Tom McDaniel, at What’s Next God? is blogging through Francis Chan’s book Forgotten God: Reversing our Tragic neglect of the Holy Spirit (David. C. Cook, 2009). He’s doing a good job too! In three separate post he does a series “Theology of the Holy Spirit.” Part I; Part II; Part III. In Part I covers some attributes of the Spirit and one point stuck out to me:
Again, Mr. Chan does a brilliant job describing the Holy Spirit. He is not a lessor or different kind of Being than God the Father or God the Son. The Spirit is God. When we forget about the Spirit, we really are forgetting about God.
Ouch. This bears repeating: When we forget about the Spirit, we really are forgetting about God!! This is a very serious assertion – but one that needs to be considered and taken to heart. I think even sometimes Pentecostals, and more so those in the Charismania and Third Wave movements, how we treat the Holy Spirit often reflects our understanding of his diety and role within the Triune Godhead.
When we abuse the gifts (use them for selfish gain or attention, or to control others) and prance around and crawl around barking like dogs, laughing like Hyenas claiming it is a manifestation of the Spirit – whoa, that is serious and, frankly, I am surpised more haven’t been struck by the hand of God for their irreverence. But we are in an era of grace and God did not send his Son into the world to condemn the world but that it might be saved through him, I guess that’s the scandal of grace.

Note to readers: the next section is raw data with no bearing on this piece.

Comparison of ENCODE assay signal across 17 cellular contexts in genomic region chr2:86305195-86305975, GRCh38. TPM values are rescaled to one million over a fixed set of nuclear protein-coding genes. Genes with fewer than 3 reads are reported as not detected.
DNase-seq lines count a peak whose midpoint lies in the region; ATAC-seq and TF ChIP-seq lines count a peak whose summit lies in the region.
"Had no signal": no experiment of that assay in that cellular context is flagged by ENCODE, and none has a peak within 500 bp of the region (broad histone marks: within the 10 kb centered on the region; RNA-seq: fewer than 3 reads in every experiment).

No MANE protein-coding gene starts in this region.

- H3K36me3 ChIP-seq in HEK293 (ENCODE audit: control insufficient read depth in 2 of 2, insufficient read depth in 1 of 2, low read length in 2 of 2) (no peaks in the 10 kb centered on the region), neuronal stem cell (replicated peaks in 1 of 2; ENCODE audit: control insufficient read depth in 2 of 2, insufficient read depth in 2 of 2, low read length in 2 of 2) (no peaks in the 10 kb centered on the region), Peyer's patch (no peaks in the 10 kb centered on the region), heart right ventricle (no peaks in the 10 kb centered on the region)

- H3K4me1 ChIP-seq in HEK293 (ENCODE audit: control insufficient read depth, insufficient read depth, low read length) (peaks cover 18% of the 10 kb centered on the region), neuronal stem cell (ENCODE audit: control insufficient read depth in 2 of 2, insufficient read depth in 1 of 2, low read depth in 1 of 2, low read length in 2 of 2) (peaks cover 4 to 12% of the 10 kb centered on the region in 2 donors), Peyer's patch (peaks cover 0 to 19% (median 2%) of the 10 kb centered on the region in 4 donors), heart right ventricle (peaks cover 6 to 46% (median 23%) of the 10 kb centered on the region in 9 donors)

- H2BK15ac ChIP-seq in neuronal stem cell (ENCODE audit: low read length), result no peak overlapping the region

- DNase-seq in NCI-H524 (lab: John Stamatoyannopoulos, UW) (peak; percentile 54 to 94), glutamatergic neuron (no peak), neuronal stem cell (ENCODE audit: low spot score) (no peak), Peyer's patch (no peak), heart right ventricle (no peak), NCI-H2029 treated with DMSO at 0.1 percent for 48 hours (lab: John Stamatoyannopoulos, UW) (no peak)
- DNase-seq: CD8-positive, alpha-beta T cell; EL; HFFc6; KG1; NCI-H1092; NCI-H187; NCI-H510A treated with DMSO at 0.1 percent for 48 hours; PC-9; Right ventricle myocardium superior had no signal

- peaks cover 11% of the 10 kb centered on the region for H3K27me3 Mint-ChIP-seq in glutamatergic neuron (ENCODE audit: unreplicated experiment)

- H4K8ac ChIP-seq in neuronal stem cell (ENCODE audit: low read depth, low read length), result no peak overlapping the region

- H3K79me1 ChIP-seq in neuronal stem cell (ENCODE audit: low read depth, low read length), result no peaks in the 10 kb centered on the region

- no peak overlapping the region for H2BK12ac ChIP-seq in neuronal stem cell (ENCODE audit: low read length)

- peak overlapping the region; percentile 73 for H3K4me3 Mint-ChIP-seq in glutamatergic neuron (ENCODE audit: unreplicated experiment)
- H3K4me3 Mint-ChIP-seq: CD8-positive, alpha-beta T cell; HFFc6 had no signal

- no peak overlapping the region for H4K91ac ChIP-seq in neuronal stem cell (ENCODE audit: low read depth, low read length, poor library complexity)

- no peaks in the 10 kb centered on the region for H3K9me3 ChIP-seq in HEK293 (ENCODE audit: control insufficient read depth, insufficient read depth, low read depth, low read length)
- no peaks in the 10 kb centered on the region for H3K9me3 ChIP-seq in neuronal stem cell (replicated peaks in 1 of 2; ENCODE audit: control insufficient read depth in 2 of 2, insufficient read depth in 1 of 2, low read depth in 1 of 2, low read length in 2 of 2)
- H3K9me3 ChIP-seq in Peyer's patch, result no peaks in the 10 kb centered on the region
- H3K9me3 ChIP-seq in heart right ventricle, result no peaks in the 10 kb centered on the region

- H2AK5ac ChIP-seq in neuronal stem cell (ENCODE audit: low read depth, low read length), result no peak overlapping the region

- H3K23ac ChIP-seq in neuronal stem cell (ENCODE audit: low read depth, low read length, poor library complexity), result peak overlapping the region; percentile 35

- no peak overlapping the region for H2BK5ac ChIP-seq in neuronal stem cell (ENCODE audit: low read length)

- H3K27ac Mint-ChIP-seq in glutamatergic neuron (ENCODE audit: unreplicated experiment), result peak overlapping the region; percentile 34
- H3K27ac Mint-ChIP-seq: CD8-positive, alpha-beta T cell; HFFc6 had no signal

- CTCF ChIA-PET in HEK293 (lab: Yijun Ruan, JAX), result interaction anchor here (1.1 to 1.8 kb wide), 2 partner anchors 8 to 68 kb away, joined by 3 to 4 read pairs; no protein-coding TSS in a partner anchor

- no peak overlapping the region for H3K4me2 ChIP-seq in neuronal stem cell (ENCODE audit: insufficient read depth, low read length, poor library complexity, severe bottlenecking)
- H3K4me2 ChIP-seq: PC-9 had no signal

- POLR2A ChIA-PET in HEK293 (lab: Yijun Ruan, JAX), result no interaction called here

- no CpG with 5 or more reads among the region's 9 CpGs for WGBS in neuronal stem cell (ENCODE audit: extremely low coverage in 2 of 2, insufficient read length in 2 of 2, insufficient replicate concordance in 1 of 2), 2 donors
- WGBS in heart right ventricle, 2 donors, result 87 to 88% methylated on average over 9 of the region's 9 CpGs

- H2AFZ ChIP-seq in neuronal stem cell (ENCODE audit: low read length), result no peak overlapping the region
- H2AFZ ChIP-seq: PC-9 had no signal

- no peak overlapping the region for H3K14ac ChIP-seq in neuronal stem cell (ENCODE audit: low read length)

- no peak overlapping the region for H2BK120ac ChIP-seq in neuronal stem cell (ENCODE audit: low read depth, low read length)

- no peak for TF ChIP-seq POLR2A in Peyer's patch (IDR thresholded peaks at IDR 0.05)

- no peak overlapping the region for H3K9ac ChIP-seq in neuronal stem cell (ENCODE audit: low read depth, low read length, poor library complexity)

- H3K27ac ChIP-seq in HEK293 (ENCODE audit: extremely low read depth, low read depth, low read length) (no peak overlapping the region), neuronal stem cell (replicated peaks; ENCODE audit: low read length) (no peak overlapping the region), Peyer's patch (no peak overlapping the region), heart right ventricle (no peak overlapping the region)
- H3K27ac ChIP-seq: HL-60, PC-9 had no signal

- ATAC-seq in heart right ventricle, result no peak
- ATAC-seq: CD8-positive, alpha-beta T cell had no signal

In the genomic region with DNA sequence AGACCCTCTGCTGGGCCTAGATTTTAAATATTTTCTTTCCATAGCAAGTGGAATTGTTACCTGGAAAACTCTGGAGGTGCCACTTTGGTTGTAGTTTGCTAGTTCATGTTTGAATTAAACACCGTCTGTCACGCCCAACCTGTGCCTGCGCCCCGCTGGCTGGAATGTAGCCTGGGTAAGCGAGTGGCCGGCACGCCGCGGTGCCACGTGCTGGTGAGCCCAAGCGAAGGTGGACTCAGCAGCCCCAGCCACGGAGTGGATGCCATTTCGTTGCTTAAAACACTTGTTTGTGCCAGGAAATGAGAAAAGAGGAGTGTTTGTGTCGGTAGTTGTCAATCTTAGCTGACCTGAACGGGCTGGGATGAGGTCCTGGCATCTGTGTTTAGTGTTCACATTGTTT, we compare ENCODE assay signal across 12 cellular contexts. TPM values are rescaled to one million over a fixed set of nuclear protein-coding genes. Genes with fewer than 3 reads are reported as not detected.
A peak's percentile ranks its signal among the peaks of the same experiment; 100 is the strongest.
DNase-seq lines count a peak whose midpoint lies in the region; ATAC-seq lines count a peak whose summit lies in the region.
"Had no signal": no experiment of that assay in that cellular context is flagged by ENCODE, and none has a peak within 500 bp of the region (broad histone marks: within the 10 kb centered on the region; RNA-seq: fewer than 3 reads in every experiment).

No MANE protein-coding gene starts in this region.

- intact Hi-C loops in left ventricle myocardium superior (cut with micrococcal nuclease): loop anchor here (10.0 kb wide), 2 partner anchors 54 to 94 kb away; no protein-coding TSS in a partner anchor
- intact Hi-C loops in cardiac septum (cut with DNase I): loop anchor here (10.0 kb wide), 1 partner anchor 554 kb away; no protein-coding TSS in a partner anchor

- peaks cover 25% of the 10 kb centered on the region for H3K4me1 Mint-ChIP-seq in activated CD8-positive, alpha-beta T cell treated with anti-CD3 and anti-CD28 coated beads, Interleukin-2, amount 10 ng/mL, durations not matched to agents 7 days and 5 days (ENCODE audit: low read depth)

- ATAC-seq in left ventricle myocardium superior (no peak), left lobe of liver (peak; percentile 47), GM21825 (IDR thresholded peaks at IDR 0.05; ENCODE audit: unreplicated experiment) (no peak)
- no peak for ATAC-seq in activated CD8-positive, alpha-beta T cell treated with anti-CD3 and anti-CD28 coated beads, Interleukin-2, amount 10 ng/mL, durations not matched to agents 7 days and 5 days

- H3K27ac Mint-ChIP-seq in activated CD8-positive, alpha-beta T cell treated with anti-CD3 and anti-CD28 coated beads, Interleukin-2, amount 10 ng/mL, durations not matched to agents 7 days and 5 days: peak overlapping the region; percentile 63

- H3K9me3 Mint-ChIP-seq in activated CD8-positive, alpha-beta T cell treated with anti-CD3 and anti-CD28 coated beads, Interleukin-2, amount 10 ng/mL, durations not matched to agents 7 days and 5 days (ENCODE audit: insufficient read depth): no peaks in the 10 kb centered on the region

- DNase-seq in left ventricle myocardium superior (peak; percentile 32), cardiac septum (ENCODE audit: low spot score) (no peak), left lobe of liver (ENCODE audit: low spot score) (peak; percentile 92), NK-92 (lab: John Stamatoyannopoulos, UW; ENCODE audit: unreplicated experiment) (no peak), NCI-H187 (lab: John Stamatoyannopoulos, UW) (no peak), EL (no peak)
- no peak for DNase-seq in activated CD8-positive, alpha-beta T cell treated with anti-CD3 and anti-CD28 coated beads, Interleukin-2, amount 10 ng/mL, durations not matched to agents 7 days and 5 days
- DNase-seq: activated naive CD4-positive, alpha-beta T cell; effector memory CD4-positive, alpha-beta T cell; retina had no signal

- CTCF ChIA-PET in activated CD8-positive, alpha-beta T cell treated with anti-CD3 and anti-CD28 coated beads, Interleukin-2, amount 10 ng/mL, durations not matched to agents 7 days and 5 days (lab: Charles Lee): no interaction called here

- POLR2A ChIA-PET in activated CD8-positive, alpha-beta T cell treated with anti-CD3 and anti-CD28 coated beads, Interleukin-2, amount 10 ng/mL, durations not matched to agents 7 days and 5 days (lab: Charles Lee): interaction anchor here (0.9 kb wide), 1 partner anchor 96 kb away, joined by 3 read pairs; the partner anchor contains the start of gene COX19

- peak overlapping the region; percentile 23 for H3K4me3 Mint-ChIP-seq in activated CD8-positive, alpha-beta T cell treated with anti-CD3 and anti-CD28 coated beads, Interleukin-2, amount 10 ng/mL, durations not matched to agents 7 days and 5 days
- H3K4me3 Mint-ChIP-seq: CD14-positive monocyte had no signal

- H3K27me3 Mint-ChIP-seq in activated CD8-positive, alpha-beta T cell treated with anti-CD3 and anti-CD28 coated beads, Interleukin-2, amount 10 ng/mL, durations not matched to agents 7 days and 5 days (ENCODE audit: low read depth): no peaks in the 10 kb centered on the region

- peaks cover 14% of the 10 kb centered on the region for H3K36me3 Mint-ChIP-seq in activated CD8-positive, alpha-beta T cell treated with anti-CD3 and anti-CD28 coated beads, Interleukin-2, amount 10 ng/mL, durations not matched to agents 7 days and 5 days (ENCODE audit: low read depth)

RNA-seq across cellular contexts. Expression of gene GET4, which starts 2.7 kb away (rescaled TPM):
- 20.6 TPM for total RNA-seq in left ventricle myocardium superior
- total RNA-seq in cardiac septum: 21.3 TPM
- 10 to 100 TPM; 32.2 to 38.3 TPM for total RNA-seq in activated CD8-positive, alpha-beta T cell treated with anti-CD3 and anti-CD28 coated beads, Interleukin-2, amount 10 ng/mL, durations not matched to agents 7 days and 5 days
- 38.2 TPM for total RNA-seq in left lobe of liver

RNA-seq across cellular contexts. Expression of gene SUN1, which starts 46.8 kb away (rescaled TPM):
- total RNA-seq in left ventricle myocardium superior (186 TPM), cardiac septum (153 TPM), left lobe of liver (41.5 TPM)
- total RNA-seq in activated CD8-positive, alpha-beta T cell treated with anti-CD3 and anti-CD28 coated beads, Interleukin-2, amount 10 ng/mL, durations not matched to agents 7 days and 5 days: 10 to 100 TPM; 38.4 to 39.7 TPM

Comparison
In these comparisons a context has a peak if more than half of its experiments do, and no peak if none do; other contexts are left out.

But, when we respect the person and work of the sovereign Spirit of God in the life of the believer and in the community of faith, the proper response is to give room for the Spirit to move and manifest his presence in our hearts and in our midst. Usually, the most powerful way this is done is in quiet reverence, a waiting upon the Spirit, both individually and corporately. Certainly there will be some emotion such as tears (not mournful) or a sense for the need to be solemn or joyful yet not boisterous or loud. When this happens there are times when one can literally feel his presence – sometimes its a lightness, sometimes its a heaviness such that one can hardly stand – it can vary. Other times, it is in the midst of worship and joyful celebration with shouts of praise and some dancing in the aisles, even some laughter but not the outofcontrolyouthinkyou’reRodneyHowardBrowne junk.
All that to say, let’s take this to heart: When we forget about the Spirit, we really are forgetting about God.